ild, native ginseng is a
And its very fragile nature and
rarity parallel its mystery.
But it is not as rare in the Southern
Tier of New York state and the
Northern Tier counties of Pa. as one
might think. And not as scarce as it
used to be.
So wait a minute before you send
the chainsaws into the woods.
Experienced wild-crafters know
how to find it. They know what
ginseng looks like. And they can
make a lot of money digging its
roots and selling them.
Ginseng has come back. And its
roots are selling for around $500
per pound. Mature ginseng roots are
about the size of a small baby
carrot. And if a good patch of old,
mature plants are found with roots
weighing over an ounce, it quickly
A knapsack full of root will buy a
lot of Christmas presents.
But why is ginseng being
discovered in the upland woodlands
Simple. It's the forest canopy.
Ginseng has rigid requirements for
optimal growth. First and foremost
is light. Even cultivated ginseng,
that which is grown to feed the
current popular culture's craving for
stylish and holistic supplements,
It needs a lot of shade.
So landowners should be careful not
to cut their hardwood woodlot too
hastily. They may have a fortune of
ginseng nestled at the base of that
stand of maples or oak and not even
Ginseng has come back because the
forests have come back. Deer,
turkey, bear and beaver have all
returned to populations greater than
ever. It's easy to forget that New
York state had its first whitetail deer
season just 60 years ago (1939).
Before that there were too few
whitetails to hold a hunting season.
Where there are stretches of woods
now were just brushlots and fields
75 years ago.
New Yorkers had their first turkey
season in the mid-sixties. Before
then, even seeing a wild turkey was
a rarity. And as the trees came back
from the ravages of the first half of
the 20th century, so have the plants
of the deep woodlands, among them
Ginseng is often broken down to
three categories: Wild, wild-
cultivated and cultivated. By far and
away the most valuable is the wild,
University's Horticulture school has
concluded a recent scientific study,
the first of its kind, analyzing and
gensenocides, or the active
ingredients in ginseng.
And they have found that there are
vast differences from one ginseng
root to another.
People are growing ginseng under
their trees by planting seeds and
transplanting small plants. It's
money in the bank. As the plants
mature and grow larger roots each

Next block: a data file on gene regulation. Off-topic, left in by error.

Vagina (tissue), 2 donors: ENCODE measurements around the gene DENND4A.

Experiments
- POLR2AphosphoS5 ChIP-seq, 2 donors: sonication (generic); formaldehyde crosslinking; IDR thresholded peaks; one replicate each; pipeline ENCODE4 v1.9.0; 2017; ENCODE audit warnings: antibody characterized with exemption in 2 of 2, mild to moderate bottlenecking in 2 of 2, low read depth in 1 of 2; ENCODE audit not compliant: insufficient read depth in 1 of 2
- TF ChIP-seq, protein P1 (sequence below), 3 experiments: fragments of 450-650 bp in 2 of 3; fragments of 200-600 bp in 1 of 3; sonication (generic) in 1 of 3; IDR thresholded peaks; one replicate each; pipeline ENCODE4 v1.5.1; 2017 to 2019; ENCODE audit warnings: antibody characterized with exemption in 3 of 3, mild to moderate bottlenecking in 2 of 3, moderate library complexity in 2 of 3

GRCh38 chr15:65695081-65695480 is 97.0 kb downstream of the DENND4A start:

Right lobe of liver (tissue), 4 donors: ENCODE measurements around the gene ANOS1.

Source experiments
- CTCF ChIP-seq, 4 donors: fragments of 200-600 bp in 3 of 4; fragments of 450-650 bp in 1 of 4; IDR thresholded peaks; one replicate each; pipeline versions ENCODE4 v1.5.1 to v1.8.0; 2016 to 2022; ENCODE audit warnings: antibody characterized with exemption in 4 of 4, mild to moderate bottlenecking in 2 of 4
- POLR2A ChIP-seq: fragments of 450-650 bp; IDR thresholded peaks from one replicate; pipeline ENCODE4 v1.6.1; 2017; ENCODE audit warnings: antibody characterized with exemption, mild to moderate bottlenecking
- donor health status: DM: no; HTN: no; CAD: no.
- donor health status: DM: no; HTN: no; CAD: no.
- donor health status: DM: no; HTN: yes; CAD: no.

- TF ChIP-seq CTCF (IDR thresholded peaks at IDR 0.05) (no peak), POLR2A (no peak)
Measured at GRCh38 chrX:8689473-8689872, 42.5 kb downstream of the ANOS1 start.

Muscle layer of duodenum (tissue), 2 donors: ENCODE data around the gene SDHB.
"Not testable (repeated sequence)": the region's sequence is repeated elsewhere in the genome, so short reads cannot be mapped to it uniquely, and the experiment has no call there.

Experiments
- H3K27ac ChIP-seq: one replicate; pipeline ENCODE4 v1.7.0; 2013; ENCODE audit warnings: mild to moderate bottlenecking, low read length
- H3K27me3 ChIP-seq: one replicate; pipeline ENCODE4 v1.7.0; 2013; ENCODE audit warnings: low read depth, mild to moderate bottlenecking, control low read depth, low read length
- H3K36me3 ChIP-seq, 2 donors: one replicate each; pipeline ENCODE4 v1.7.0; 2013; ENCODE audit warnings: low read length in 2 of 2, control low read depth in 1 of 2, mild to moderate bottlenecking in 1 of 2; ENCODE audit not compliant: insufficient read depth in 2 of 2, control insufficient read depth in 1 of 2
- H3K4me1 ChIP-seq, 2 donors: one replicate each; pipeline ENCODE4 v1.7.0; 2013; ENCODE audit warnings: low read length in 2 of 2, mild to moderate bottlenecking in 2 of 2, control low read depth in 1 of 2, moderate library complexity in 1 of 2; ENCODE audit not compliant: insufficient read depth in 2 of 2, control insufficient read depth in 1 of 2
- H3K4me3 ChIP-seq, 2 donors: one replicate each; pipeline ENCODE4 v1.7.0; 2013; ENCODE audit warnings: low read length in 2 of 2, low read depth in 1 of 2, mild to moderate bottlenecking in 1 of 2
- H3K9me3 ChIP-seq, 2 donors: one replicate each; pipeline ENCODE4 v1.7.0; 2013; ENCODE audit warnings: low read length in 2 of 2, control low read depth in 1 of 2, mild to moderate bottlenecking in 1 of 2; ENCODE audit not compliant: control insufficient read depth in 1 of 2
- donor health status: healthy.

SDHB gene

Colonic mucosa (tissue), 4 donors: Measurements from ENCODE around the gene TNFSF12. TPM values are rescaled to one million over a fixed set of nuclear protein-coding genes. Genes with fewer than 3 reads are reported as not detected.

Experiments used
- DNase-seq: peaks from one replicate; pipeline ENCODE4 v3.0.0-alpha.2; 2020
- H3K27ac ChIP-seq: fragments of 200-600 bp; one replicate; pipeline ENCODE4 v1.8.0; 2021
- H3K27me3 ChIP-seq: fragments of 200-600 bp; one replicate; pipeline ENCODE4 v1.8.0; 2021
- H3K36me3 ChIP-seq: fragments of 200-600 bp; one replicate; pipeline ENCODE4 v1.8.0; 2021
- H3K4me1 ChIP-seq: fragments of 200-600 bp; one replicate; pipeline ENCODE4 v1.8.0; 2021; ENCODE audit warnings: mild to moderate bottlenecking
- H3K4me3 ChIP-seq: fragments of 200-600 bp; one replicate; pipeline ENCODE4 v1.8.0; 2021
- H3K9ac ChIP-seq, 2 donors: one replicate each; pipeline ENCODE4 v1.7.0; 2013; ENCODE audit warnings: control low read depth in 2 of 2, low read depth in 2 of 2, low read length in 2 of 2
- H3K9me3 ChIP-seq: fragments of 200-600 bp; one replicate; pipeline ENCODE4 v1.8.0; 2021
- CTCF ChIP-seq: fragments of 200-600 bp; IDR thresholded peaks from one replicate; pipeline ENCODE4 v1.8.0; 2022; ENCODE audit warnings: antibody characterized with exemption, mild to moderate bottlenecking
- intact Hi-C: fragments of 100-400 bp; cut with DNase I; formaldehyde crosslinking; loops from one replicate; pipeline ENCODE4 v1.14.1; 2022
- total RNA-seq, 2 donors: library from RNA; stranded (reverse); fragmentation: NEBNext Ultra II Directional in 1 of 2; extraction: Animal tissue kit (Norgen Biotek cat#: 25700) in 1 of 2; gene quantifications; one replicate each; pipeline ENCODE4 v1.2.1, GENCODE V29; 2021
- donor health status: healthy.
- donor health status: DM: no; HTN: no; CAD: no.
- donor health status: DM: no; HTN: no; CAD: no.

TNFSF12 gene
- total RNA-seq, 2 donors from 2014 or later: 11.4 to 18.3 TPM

year, they increase in value. Wild-
cultivated ginseng may not fetch the
highest price on the market that
wild ginseng does, but is much
more valuable that then third type,
-- cultivated ginseng.
Enterprising farmers have turned
acres into ginseng production to
feed the current craze. And when
there is not a natural forest canopy,
they construct coverings over the
Part of the Cornell study has
determined that different strains of
ginseng possess varying amounts of
ginsenocides. And those rare wild
plants contain the most.
Just because a large rovot and plant
can be grown in a few years under
artificial conditions (in a field under
a covering) doesn't mean the plant
will be more valuable than the
small, wild root. The wild plant
contains the chemicals so sought
after by the Asian market. And they
will pay astronomical prices for an
It isn't the size of the root, but the
magic in it.
And dealers can immediately spot
Unbeknown to a lot of people, wild
ginseng collecting is regulated by
In New York state, wild-crafters or
collectors are only allowed to
harvest wild plants for two months,
from September 1 to November 1.
Currently, in New York state, a
license is not required to dig it. But
dealers, anyone who trades or sells
the roots or plants, are required by
law to purchase a license from the
DEC and maintain written records.
There are a number of books and
volumes of information written on
the subject of this fascinating and
magical plant. There's a lot to it.
So before you hastily take to the
woods to hunt 'sang or rev up the
chainsaws, it would be wise to learn
about "the man of the woods," as
the mature root is called for its
Some of the roots under the proud
little perennials may be 20, 30 or
even 50 years old and very, very
Oak Duke, publisher of the
Daily Reporter writes a weekly
column, appearing Monday on The
Before you cut
check out the
By: Oak Duke